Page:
Feeding Birds in Winter
The busy season for flocking seed-eaters
Although we have goldfinches here all year-round, the winter months see clearly more activity at feeders. There are several causes of this: spring and summer nesting causes big feeding flocks to disperse into pairs before the reforming of flocks in fall, there is less natural food available during the winter months, and we see overall numbers swelled by migrating American goldfinches and pine siskins in winter. Read more about attracting goldfinches.
These birds are some of the mainstays of any birdfeeding station, so the main practical conclusion is simple: keep feeding them! With finch feeders offering the tiny black seed called Nyjer or thistle, you may need to refresh your seed if it grew stale during the slow summer months. All the finch species will also eat hulled sunflower as found in our No-Mess Blend.
It's Cold: Offer Suet and Feed the Insect-Eaters
It's cold - and since birds don't have warm coats to pull on and central heating to retreat to, that means that they're burning extra calories each night just to maintain their body temperature and survive. The best foods for calorie replacement are fatty suet cakes and our spreadable peanut-flavored suet Bark Butter.
In addition to increasing most birds' desire for fatty foods, cold weather particular impacts insect-eating birds. When cold hits, much of their insect prey dies, leaving birds like Townsend's and Yellow-rumped Warblers, Hermit Thrushes, Kinglets, Bushtits, and Northern Flickers less picky about visiting feeders. All of these birds are uncommon feeder visitors in our area, but all have been reported in winter at suet or mealworm feeders.
If night temperatures drop below freezing, finding morning water can also become more difficult. Filling a birdbath with fresh water in the morning will be attractive to many birds, including many of these winter insect-eaters who rarely visit feeders: robins, flickers, bluebirds, and our winter warblers will readily visit a birdbath.
It's Wet: Keep Seed Drier
How well bird food survives wet weather depends on several factors: how much rain we get, how fast the birds eat, the food type, and the feeder type. Water itself will not harm birds, so if your food is being consumed rapidly when rain arrives, you may be spared most extra maintenance if the birds are able to empty the feeder within the next day or so. What you want to avoid is an excess of food getting wet and sitting out for an extended period, so the first and most universal advice is to keep an eye on your feeders and use some common sense: if the seed is caking together or visibly molding, you clearly have a problem and should clean out your feeders and refill with fresh seed.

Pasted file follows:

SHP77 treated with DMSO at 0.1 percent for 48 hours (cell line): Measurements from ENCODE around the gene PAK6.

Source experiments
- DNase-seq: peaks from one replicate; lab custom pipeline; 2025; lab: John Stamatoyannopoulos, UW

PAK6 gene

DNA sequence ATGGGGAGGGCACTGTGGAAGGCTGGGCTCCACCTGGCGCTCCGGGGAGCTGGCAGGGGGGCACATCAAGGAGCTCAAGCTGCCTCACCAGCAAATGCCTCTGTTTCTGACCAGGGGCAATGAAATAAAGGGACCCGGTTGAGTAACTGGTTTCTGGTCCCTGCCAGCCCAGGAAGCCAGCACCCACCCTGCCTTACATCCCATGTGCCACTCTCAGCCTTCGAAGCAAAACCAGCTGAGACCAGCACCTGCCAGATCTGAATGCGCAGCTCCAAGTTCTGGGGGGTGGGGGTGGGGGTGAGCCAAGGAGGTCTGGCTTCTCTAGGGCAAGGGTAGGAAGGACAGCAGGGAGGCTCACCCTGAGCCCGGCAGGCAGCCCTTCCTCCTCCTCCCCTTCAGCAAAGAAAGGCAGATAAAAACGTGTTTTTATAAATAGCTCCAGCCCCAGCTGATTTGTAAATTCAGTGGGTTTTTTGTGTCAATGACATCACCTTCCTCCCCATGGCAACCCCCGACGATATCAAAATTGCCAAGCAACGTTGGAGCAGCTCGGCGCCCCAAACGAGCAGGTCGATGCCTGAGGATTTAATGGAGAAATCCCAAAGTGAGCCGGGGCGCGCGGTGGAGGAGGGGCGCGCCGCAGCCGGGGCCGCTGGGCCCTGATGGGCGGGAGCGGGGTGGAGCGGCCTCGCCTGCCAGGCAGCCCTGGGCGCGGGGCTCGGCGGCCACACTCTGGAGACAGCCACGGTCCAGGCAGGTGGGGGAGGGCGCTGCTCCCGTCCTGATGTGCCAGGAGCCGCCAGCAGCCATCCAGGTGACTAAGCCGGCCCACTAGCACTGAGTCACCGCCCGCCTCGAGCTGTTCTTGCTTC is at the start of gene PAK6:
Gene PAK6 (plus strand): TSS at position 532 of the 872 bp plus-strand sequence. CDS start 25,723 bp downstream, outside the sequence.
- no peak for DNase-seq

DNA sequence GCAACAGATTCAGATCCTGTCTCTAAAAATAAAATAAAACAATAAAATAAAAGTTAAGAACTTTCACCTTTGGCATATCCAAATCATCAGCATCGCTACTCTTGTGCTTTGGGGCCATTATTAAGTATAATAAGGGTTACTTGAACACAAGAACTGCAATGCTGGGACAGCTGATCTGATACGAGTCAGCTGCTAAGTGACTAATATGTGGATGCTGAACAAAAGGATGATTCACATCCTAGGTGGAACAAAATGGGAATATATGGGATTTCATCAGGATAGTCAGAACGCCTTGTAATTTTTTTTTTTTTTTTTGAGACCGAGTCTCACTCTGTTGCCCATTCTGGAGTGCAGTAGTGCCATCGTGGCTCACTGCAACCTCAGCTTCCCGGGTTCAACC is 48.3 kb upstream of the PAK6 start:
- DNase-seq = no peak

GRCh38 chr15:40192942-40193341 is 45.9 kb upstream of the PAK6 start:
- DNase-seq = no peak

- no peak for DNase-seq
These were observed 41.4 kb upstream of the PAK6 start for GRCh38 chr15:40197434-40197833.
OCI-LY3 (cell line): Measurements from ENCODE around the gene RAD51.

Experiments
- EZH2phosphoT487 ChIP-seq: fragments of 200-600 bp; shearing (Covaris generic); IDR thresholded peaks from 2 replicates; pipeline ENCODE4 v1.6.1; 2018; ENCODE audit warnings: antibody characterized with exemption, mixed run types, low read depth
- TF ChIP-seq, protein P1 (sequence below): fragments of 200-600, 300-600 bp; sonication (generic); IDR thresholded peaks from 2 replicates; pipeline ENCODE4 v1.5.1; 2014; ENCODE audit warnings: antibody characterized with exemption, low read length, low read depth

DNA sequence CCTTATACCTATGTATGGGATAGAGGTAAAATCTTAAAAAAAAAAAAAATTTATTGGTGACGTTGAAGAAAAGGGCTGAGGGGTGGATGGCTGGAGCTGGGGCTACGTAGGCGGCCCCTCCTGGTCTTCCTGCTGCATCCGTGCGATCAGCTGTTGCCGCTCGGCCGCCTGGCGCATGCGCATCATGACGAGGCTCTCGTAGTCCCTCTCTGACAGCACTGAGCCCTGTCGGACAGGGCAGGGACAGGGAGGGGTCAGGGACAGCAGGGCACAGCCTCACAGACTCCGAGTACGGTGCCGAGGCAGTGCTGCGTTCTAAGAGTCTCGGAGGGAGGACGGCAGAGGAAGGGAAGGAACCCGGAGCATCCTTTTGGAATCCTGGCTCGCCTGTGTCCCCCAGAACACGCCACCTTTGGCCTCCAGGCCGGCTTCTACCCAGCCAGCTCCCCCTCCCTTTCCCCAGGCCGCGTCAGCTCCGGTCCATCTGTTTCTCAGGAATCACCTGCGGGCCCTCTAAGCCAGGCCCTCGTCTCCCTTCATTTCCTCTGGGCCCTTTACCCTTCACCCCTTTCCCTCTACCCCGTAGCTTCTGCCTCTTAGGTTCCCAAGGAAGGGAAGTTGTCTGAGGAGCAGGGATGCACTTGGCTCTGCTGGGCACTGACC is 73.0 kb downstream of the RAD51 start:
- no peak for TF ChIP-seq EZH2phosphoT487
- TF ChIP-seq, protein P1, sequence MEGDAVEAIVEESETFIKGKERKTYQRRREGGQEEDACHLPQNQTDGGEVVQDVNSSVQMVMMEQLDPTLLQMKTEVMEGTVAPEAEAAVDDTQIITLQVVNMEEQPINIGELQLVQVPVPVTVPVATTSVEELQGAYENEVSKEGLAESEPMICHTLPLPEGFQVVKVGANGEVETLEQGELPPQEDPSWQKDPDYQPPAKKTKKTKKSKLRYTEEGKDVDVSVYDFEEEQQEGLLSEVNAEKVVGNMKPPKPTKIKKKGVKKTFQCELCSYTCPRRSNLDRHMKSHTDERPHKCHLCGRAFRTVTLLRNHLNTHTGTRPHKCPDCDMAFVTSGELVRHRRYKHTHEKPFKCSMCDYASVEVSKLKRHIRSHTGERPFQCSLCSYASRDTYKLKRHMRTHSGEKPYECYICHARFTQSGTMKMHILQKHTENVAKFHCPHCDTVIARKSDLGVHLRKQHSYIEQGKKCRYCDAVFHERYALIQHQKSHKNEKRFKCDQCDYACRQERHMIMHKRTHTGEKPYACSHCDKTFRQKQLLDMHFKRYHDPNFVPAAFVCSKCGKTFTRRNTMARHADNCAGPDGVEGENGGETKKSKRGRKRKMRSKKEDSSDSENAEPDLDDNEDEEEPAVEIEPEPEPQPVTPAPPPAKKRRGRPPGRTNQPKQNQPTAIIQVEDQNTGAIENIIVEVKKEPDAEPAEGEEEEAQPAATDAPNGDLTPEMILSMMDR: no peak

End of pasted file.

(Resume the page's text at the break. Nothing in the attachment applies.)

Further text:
Weather Domes are one very useful tool for keeping seed drier. We have multiple sizes, including tight-fitting domes made specifically to go with our Wild Birds Unlimited tube feeders, or domes with universal hooks that can be used with nearly any hanging feeder.
Another important thing to consider is your choice of finch feeder. Mesh feeders, whether made of soft fabric or metal, offer minimal weather protection - rain goes right through them! Finch feeders with solid tubes and small holes specifically for Nyjer don't let in much rain. If you haven't been seeing any finches on your feeder recently and your seed has been sitting outside since getting wet, you probably need to put fresh seed out. Learn more about choosing a finch feeder in our Attracting Goldfinches article.
Suet feeders (particularly with lids) and hummingbird feeders are additional good, low maintenance feeder options that survive rain relatively well.
Sparrows: Our Major Winter Visitors
First-winter White-crowned Sparrow
The most obvious of our winter birds are the sparrows: White-crowned and Golden-crowned are abundant, while you may also see Fox, White-throated, or even Lincoln's Sparrows looking for seeds in your yard. All of these, however, are primarily ground-feeding birds that are less comfortable on clinging-style feeders or feeders with small perches.
Offering food in separate tray feeders with a broad feeding platform is one option to make your yard more sparrow friendly. Many tube style seed feeders can also be fitted with an add-on tray which both prevents seed from falling to the ground and provides a more ground-feeder friendly feeding area. You might also consider your seed blend: having some millet, such as in our No-Mess Blend, is often a good winter option, as this seed is favored by sparrows and ground-feeding birds. Most of the small perching birds will choose the nuts and sunflower, allowing the millet to be gradually released to the ground for other birds.
Read more about our winter sparrows on the blog.